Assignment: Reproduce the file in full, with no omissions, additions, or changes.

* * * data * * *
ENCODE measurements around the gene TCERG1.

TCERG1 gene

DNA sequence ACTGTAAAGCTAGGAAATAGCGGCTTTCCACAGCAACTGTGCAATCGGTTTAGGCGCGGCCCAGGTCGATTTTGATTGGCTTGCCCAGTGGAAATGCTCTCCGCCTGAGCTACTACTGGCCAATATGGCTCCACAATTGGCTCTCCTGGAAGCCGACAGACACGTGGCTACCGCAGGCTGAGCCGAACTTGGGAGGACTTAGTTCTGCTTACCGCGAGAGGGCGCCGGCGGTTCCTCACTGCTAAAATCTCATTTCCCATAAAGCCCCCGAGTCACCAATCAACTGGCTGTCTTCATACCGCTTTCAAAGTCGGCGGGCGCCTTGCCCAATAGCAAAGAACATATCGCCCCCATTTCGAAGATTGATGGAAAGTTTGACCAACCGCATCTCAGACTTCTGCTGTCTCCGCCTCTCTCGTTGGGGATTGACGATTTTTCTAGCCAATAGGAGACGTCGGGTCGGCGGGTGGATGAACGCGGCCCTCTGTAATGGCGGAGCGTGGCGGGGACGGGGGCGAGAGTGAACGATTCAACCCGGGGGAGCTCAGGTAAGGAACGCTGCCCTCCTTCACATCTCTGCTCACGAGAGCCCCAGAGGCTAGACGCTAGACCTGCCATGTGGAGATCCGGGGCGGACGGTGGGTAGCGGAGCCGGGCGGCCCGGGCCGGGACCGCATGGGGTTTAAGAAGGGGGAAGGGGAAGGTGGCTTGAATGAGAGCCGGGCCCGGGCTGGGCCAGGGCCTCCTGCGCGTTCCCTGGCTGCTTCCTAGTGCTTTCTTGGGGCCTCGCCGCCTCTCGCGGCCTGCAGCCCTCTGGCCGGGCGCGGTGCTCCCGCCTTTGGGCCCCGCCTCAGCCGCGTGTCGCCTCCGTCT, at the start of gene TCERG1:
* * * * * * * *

ENCODE measurements around the gene TCERG1.

TCERG1 gene

DNA sequence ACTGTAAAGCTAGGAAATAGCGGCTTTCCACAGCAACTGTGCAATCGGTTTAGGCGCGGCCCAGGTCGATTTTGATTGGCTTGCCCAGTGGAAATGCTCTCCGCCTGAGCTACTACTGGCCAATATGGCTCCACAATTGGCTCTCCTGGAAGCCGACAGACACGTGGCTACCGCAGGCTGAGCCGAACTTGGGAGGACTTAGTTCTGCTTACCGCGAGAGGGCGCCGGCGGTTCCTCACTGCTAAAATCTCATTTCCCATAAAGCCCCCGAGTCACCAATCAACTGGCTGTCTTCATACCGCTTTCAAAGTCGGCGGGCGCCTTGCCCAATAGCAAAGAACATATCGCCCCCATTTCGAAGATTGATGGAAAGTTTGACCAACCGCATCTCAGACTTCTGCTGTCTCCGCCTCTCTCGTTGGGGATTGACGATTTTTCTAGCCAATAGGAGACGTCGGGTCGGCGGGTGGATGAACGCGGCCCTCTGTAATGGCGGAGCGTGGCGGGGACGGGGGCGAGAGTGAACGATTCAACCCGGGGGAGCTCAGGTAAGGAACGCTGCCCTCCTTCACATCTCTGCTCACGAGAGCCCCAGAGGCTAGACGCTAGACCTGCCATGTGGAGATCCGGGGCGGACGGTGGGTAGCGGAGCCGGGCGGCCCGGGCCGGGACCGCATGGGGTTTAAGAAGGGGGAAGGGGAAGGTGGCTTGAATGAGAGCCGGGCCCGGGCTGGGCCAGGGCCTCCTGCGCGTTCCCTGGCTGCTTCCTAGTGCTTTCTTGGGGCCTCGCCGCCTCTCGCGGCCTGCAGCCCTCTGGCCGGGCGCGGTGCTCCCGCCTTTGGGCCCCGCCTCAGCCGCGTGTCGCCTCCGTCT, at the start of gene TCERG1: